It was one of the first phrases she mastered.
My little one-year-old. A golden spout of hair spilling out of a tiny elastic and a huge smile denting into her round cheeks. She took whatever was offered with the sweetest squeak, “ten too!”
I’ve always been proud that my kids are so well mannered with their “thank you’s.”
But why is it so hard for me?
I appreciate generosity in all forms. I always say thank you when anything is given to me… anything, that is, but a compliment about myself.
The minute one of those are offered, I forget all manners and fumble my response. Like someone just handed me a bomb that I have to quickly defuse and hand back.
It usually goes something like this:
Other Human: “Your hair looks nice.”
Me: “No way! I have so many split ends. It took forever to make it look normal today.”
Other Human: “You look great.”
Me: “Yeah right! I’m such a mess. I had to put on so much makeup just to look alive!”
Other Human: “You have a beautiful smile.”
Me: “Ha! My teeth are huge! I’ve had to use Invisalign for years…”
It sounds ridiculous. I know that. But for some reason taking a compliment with grace is one of the hardest things I’m learning to do.
I look at my little girl with such envy. Anytime she’s given a compliment, it’s met with an exuberant, “Thanks, I know!”
Why can’t I do that?
I was recently speaking with a few friends, my mother included, about this. My mom gave me the side eye when I lamented about the difficulty of saying ‘thank you’ when complimented. I’ve been on her ass about her constant self-deprecation. It would be easy to blame her for my inability to take a compliment. She is, of course, the one woman I look up to more than anyone in the world. But in reality, it’s not her issue. It’s societal. Women are programmed to be humble. To walk through life, quiet about their accomplishments.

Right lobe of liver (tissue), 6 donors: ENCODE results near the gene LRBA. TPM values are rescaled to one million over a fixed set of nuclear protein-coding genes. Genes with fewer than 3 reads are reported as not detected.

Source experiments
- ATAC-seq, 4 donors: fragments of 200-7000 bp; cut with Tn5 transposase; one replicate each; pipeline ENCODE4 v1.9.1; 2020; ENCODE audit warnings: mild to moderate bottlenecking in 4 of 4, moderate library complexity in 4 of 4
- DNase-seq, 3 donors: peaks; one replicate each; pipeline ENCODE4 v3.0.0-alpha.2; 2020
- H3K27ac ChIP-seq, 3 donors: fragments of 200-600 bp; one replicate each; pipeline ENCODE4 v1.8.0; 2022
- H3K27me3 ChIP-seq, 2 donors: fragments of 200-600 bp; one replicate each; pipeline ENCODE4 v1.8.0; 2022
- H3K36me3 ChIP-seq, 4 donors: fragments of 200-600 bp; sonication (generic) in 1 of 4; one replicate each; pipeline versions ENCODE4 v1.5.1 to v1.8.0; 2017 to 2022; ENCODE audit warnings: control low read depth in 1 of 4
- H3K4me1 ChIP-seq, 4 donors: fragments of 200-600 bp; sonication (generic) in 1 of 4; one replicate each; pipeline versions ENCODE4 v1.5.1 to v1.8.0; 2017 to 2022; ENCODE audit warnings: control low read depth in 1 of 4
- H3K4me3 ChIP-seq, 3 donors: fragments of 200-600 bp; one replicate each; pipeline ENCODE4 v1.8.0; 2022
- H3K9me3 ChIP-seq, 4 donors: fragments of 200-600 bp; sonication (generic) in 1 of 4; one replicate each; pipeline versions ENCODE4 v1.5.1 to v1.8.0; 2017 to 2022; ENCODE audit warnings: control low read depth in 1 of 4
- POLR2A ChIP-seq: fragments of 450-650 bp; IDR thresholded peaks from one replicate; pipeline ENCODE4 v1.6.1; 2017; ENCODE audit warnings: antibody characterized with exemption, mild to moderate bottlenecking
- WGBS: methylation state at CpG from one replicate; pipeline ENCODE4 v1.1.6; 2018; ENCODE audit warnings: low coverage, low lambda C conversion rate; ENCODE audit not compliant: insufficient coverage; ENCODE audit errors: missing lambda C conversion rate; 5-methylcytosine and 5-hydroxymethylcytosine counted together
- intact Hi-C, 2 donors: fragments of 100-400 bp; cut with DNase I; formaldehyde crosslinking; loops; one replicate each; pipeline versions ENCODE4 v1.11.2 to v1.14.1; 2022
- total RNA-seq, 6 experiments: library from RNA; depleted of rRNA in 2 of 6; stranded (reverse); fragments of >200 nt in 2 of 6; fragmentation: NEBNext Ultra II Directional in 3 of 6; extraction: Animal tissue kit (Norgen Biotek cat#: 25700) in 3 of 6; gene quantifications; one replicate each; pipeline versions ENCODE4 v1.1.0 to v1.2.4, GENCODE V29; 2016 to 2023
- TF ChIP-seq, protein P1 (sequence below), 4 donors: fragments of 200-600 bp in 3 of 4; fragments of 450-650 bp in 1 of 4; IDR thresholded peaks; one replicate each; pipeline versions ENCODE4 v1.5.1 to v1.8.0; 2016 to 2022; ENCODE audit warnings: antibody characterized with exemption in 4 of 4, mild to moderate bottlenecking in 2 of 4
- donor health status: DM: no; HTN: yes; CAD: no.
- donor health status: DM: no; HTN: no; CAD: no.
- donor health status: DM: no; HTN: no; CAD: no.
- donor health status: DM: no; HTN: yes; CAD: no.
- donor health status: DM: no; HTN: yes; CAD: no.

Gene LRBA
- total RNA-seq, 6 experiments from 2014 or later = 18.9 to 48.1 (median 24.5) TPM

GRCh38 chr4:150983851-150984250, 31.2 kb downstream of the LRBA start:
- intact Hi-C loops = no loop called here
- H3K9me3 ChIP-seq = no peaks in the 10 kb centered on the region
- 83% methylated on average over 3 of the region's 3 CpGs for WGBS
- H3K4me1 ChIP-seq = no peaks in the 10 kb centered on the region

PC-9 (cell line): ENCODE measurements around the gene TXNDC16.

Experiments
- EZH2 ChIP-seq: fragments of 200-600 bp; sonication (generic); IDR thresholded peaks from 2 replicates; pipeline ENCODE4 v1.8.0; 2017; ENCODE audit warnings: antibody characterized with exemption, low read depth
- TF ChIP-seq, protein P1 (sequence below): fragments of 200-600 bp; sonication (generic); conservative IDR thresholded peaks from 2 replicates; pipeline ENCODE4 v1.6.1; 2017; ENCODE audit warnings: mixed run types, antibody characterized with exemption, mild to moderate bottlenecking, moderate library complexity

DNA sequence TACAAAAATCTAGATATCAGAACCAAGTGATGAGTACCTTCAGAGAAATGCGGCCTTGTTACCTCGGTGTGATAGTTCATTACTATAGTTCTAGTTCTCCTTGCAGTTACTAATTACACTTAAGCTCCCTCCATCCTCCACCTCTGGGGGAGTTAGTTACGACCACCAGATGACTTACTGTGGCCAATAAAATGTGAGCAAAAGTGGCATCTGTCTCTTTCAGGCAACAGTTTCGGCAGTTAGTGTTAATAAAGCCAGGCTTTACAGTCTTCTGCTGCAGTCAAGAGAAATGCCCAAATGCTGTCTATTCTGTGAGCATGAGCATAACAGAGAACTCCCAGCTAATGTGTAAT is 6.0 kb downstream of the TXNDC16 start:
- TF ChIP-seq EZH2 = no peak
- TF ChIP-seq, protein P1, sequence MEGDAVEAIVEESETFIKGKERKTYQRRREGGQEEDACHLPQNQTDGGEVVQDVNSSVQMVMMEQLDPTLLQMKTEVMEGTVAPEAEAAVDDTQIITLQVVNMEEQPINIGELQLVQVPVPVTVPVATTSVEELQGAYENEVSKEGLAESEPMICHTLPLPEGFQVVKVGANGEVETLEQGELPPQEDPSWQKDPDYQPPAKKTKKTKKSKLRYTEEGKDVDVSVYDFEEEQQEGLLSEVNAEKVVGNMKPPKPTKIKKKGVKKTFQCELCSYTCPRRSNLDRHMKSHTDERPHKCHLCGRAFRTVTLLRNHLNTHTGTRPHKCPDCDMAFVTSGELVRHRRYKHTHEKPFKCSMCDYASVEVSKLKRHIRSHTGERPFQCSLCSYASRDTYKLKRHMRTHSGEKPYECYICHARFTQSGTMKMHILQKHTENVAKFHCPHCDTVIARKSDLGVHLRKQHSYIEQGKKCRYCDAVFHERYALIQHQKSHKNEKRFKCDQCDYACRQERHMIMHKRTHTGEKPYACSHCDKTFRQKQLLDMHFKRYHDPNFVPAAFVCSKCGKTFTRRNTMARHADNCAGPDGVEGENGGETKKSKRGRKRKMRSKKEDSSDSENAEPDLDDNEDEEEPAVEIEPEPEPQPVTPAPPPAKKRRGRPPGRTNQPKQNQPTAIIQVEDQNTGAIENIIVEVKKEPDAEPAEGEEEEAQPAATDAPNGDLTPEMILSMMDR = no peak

Don’t fight me on this. I’ll gladly praise any women who defies this notion. But for most of us, it’s a truth we live with. We’re not ‘supposed’ to flaunt our accomplishments. Whether it be success at work, in our home, or on ourselves, we are taught to be modest.
Modesty is fine, but if often suffocates our triumphs. And we don’t deserve that.
We deserve to be celebrated. And to celebrate ourselves.
A compliment is simple. It’s an expression of happiness that another has gotten from something we’ve done or something we are. For me, there is no greater pleasure than bringing joy to another person. If nothing else, don’t deny them that joy. And if you’ve got it in you, receive it. There’s enough negative energy floating around that it would be a shame to reject the positive.
I know it’s difficult, ladies. I see many of you swallow hard before uttering that simple ‘thank you,’ but know it’s worth it. Once we start absorbing that positivity, we can emit even more of it. We owe it to ourselves, and we owe it to our kids.
The minute we allow ourselves to feel worthy of praise, we release a bit of self-doubt. And self-doubt is one of the biggest things that hold us back.
So next time someone has a kind word to say, I’m going to harness the round-cheeked, wide-eyed delight that my girl so easily displays. Compliments are a gift, and we are responsible for showing our little ones how to appreciate them.